Vinoteca by dn&co, United Kingdom13 October,2015
Opinion by Richard Baird.
Vinoteca is a group of London based restaurants, founded by business partners and friends Brett Woonton and Charlie Young, that were inspired by the wine bars of Spain and Italy. Aside from the restaurant experience, and as a testament to the quality of their wine list, these restaurants also operate as local wine retailers.
dn&co. were commissioned to refresh and formalise Vinoteca’s brand identity. With an emphasis on balance and clarity, and a desire to convey Vinoteca’s welcoming and easily digestible take on the complex world of wine, dn&co., in opposition to the simplicity and clinicality often favoured by similarly positioned restaurants, embraces material colour and texture, typographic reduction and flourish, space and rich photography. This extends across menus, wine lists and labels, business cards and website.
dn&co.’s concept, based on the “industry-specific notion of pairings”, is communicatively subtle, manifesting itself throughout the identity in the form of an aesthetic contrast.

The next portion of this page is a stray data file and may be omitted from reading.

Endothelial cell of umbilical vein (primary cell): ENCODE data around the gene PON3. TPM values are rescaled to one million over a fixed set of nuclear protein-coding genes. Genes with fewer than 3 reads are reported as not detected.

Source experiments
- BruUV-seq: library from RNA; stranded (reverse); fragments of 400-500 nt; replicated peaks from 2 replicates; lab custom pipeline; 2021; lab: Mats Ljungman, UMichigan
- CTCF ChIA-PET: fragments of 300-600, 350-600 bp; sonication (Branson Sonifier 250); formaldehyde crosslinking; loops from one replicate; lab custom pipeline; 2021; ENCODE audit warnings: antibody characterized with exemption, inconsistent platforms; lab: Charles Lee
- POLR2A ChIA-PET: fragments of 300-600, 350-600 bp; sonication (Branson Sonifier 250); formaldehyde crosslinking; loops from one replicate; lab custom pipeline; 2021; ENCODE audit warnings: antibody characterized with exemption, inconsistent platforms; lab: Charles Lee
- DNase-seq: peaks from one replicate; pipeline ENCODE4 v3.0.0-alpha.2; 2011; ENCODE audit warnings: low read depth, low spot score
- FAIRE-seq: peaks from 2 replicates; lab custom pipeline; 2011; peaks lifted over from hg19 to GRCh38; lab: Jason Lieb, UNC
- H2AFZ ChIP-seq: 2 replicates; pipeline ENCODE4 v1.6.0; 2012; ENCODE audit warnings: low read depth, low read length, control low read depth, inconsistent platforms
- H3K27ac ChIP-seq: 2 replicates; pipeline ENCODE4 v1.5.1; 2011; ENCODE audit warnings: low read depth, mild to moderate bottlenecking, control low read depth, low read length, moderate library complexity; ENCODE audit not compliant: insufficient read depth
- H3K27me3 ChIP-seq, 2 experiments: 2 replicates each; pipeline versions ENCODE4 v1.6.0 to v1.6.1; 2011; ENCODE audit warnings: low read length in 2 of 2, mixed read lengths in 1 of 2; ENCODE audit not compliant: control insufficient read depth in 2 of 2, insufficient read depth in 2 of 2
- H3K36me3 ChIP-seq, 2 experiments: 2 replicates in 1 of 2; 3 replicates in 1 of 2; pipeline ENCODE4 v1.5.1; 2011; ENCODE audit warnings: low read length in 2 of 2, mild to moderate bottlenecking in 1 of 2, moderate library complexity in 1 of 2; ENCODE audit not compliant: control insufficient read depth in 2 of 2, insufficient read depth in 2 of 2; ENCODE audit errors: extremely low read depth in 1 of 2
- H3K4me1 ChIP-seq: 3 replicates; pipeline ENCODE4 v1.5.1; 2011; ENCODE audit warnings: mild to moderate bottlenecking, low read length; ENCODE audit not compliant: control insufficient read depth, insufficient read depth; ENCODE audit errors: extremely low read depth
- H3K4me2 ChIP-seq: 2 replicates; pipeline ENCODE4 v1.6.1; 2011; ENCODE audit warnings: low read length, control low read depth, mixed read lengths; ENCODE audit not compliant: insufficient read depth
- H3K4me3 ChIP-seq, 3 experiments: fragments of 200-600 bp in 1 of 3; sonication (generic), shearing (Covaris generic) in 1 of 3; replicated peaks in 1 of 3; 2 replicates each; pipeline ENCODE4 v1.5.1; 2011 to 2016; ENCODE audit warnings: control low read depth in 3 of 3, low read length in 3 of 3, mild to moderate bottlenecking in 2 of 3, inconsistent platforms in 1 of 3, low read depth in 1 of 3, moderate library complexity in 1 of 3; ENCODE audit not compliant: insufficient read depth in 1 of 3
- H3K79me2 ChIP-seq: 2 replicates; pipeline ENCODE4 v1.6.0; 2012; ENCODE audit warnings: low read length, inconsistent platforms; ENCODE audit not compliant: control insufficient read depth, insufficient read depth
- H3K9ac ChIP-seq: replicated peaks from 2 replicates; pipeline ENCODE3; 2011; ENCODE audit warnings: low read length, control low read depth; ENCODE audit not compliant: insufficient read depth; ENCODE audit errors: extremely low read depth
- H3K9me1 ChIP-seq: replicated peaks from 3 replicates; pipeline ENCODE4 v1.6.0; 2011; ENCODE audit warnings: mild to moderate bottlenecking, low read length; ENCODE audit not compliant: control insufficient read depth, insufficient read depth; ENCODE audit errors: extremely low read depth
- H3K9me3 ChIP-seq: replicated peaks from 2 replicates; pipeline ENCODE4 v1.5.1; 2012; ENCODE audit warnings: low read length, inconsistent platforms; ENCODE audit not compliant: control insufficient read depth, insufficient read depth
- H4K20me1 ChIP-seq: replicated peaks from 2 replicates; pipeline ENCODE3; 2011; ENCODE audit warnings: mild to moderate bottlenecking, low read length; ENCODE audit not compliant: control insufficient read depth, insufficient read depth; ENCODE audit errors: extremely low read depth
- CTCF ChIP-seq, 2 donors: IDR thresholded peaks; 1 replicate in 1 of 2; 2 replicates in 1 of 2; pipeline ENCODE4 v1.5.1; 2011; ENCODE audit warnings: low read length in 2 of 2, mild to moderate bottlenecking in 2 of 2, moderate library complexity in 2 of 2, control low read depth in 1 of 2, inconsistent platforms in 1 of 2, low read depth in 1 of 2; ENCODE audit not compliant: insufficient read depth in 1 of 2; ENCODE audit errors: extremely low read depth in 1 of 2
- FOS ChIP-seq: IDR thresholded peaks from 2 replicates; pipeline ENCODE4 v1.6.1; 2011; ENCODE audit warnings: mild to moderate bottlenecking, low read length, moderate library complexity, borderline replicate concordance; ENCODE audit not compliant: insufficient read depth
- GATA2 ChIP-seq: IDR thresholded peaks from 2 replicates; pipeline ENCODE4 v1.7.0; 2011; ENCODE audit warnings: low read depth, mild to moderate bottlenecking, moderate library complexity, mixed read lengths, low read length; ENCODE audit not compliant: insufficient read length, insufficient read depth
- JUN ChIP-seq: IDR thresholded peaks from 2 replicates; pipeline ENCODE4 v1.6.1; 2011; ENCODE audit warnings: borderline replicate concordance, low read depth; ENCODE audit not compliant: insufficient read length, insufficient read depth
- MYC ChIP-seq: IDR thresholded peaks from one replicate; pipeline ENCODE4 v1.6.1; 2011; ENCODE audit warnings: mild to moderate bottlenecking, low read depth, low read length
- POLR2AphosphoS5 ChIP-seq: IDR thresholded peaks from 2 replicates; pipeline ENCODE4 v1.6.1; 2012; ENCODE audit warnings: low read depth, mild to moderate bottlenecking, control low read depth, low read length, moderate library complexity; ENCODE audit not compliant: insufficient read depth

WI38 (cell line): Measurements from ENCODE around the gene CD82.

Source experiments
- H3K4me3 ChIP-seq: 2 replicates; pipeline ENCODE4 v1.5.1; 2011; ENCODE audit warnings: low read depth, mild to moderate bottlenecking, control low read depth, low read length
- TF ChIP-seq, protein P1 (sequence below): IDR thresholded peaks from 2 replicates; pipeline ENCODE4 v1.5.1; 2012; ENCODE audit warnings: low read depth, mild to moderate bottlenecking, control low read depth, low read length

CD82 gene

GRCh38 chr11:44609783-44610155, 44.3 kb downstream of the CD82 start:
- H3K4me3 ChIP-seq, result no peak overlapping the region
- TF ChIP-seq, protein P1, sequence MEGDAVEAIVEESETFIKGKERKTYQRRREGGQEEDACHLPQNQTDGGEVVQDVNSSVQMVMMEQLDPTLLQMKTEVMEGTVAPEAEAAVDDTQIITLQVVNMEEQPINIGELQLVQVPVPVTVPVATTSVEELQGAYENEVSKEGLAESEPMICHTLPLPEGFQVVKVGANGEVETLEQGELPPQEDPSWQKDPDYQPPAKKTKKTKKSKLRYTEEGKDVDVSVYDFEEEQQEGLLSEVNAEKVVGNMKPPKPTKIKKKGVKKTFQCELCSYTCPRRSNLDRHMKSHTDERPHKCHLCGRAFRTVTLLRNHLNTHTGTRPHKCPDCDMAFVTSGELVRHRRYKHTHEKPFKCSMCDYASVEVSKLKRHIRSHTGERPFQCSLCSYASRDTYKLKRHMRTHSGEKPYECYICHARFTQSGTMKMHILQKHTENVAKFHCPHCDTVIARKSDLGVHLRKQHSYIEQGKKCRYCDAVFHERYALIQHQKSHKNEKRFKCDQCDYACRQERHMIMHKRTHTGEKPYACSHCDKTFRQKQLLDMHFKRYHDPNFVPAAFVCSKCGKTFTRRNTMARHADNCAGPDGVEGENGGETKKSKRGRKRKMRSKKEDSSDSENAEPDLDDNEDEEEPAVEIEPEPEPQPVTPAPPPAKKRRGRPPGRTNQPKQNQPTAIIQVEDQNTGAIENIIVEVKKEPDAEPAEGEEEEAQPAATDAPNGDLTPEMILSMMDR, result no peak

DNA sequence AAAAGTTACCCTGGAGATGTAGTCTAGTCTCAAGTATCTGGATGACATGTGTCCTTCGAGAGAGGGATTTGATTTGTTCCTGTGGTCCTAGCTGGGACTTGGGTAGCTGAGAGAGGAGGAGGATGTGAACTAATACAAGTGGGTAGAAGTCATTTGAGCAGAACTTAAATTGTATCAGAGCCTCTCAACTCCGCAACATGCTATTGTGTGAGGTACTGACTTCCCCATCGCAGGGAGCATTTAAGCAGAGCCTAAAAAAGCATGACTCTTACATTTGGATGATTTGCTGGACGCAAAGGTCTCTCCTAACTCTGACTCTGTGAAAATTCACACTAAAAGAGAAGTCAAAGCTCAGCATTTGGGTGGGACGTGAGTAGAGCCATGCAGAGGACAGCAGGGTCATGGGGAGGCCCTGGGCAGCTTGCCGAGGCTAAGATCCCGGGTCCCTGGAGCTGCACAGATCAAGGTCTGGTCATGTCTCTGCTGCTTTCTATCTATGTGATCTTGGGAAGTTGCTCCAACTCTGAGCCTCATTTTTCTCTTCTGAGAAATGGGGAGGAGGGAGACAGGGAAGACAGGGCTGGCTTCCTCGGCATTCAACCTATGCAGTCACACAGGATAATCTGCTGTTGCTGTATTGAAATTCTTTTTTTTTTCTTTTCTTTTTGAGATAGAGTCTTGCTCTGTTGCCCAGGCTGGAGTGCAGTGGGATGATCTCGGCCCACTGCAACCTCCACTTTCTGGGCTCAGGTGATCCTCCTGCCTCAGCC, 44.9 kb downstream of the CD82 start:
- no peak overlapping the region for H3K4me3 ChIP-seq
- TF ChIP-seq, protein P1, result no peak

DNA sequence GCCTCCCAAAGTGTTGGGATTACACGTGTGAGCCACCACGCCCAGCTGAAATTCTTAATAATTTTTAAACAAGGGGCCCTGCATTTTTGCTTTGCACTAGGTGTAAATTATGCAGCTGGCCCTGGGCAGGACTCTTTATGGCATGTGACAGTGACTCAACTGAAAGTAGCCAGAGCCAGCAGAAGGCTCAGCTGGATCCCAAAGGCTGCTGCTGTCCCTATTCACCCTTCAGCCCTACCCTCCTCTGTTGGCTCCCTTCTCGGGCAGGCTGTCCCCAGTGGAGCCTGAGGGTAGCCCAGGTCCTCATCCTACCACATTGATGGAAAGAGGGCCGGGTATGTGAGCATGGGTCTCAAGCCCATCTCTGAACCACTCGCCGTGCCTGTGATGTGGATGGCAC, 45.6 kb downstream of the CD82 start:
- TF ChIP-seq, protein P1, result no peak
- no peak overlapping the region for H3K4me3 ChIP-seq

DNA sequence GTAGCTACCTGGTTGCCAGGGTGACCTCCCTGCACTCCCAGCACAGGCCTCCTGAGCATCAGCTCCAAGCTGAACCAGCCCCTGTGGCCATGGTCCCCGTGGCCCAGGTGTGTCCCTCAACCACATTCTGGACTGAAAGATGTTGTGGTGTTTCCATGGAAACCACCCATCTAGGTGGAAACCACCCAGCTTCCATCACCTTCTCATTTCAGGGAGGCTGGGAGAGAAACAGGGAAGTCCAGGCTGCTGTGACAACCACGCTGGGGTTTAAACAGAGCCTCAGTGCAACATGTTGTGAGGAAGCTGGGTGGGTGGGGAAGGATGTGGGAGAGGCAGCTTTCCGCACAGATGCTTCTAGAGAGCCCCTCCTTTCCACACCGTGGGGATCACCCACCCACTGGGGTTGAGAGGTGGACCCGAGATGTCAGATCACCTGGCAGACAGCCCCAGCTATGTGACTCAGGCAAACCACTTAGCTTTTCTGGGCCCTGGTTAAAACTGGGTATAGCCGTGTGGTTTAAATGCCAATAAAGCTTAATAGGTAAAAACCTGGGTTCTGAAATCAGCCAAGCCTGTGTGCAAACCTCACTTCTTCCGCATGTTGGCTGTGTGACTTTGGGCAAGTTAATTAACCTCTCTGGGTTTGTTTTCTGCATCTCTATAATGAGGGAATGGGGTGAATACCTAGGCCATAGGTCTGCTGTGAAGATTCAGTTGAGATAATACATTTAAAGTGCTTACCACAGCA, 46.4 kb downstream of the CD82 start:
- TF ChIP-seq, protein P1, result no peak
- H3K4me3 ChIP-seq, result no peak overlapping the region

This contrast exists in a multitude of forms. These include, but are not limited to, mixed-fibre and single-fibre material choices, uncoated surface texture and reflective print finish, a single black ink and a copper spot colour, and plenty of unprinted space next to warm photography. Highlights include the copper foil across the deep green board of the business cards, and a diamond pattern used as both a graphic and embossed Gravure detail.
Although the relationship between concept and aesthetic outcome appears, for the most part, nuanced, these combinations are distinctive, visually interesting and work well to make the complexities of wine feel accessible. Flavour profile becomes an array of texture, colour, material and type in print.
The concept is perhaps most explicitly expressed through the pairing of the reductive sans-serif characters of Brown and the mechanical and utilitarian qualities of a typewriter font, as well as the custom flourish across the V and A of the logotype, which is inspired by the traditional wrought ironwork of Mediterranean vineyards. These two choices, while rooted in a concept specific to the industry, and aesthetically distinctive in their pairing, also function well to break up the content of the menus.
The result successfully moves between contemporary restraint and traditional ornament, visual and physical detail. These choices feel well-suited to the modern experience of drinking wines of age and nuance. It grounds a wealth of material detail and finish in a relevant concept, albeit an implicit one, which keeps it from appearing superfluous or too on-trend, and finds a comfortable intersection between high-quality, expense and accessibility. More from dn&co. on BP&O.
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